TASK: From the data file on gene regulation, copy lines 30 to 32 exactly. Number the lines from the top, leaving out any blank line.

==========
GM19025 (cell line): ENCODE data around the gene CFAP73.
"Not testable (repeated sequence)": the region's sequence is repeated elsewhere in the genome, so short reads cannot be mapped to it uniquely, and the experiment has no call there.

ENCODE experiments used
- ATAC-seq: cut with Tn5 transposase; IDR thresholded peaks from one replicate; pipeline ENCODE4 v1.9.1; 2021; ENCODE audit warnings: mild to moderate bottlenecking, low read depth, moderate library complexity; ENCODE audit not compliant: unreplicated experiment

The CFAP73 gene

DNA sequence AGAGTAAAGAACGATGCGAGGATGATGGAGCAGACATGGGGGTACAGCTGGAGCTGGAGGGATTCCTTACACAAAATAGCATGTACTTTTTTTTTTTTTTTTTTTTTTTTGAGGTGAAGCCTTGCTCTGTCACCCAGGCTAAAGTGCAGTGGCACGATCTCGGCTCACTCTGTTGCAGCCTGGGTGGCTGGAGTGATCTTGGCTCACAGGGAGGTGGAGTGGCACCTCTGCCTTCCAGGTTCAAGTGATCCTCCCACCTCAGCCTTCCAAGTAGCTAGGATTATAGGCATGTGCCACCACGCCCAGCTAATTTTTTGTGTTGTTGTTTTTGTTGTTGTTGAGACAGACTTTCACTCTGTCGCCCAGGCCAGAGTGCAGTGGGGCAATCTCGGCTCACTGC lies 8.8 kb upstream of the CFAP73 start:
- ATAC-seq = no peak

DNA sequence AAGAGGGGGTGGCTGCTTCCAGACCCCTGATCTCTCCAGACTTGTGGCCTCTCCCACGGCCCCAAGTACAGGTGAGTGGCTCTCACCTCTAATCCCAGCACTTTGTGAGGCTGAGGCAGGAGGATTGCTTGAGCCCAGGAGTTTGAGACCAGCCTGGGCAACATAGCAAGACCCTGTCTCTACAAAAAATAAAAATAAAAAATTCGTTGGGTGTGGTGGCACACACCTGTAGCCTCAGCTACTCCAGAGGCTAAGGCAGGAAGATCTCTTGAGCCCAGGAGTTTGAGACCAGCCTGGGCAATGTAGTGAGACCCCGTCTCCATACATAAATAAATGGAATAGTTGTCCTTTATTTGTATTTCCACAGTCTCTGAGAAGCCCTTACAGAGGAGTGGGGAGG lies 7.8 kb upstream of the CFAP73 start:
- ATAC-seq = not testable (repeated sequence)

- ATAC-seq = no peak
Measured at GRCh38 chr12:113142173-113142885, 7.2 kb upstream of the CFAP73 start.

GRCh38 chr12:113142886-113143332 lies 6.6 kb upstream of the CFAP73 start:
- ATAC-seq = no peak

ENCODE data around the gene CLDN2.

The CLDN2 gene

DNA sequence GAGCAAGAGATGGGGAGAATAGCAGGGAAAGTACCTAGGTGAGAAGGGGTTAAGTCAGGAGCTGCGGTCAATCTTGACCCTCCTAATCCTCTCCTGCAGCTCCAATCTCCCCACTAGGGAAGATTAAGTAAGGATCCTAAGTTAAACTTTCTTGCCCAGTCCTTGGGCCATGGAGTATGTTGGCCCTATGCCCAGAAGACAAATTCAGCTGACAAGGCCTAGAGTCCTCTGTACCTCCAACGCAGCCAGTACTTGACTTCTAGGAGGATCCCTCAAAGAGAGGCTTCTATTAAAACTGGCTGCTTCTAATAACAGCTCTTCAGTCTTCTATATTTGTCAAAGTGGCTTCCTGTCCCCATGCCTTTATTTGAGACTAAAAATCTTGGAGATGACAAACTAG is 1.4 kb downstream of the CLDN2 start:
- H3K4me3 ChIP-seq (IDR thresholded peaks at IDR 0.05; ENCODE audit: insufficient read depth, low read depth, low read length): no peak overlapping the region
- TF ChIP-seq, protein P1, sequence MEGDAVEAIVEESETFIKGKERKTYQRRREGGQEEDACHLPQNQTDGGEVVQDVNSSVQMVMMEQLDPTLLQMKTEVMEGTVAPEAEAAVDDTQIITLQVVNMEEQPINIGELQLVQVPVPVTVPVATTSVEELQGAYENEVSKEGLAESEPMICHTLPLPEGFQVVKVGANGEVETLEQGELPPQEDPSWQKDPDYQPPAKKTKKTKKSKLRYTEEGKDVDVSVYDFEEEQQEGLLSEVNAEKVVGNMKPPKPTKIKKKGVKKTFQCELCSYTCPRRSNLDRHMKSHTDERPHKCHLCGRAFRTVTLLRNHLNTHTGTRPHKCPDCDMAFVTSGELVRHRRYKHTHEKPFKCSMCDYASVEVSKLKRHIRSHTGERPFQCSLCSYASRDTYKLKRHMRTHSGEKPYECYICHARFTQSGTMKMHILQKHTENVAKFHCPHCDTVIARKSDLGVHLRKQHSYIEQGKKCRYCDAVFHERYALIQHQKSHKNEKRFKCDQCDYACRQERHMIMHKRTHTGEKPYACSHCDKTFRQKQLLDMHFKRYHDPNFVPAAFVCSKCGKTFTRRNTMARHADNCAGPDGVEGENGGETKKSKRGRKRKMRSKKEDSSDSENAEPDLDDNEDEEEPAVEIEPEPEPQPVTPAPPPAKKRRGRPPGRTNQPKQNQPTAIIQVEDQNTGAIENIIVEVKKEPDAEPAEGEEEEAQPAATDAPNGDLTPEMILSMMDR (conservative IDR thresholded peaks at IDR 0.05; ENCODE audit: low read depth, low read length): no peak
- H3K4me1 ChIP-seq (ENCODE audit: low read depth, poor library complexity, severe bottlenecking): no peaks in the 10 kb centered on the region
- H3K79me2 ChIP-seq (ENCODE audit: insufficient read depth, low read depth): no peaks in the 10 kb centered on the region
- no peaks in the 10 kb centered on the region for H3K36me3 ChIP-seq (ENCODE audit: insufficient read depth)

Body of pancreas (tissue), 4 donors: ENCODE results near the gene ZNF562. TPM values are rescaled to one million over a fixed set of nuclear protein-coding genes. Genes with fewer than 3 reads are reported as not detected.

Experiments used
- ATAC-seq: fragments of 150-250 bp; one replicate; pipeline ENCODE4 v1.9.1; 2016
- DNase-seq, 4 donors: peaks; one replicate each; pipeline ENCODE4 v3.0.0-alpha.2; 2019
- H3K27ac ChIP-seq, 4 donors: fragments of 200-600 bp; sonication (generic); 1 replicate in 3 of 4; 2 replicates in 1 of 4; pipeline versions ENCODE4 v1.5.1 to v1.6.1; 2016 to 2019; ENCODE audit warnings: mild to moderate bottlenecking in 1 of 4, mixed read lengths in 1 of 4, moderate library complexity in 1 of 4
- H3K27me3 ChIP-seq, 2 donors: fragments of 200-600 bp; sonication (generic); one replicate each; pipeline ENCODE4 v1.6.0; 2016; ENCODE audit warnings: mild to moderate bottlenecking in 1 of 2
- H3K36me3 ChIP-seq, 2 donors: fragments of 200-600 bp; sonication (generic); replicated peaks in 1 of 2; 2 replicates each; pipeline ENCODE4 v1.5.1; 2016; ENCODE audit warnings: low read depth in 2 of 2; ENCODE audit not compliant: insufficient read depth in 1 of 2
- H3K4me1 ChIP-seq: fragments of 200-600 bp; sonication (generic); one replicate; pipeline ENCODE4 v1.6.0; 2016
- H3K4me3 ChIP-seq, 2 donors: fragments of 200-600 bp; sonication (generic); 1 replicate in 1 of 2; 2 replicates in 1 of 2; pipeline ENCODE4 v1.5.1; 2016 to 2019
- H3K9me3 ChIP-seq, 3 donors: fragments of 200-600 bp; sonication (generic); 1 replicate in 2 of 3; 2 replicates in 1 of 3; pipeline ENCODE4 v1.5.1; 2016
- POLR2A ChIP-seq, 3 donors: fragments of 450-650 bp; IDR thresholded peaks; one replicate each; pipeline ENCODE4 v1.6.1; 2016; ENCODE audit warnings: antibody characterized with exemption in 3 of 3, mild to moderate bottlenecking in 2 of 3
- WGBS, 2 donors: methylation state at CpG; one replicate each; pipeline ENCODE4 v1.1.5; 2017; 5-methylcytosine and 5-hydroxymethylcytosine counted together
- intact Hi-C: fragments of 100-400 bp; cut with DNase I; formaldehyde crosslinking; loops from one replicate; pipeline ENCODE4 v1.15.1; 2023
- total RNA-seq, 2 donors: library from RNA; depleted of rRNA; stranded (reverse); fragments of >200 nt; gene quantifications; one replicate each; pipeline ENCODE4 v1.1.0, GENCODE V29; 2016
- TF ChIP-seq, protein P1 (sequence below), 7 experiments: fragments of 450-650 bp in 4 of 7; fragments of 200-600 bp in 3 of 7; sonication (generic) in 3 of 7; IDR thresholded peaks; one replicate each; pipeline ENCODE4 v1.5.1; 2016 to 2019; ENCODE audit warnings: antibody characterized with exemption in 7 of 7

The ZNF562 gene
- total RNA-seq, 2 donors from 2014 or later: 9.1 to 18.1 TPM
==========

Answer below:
- H3K4me3 ChIP-seq, 2 donors: fragments of 200-600 bp; sonication (generic); 1 replicate in 1 of 2; 2 replicates in 1 of 2; pipeline ENCODE4 v1.5.1; 2016 to 2019
- H3K9me3 ChIP-seq, 3 donors: fragments of 200-600 bp; sonication (generic); 1 replicate in 2 of 3; 2 replicates in 1 of 3; pipeline ENCODE4 v1.5.1; 2016
- POLR2A ChIP-seq, 3 donors: fragments of 450-650 bp; IDR thresholded peaks; one replicate each; pipeline ENCODE4 v1.6.1; 2016; ENCODE audit warnings: antibody characterized with exemption in 3 of 3, mild to moderate bottlenecking in 2 of 3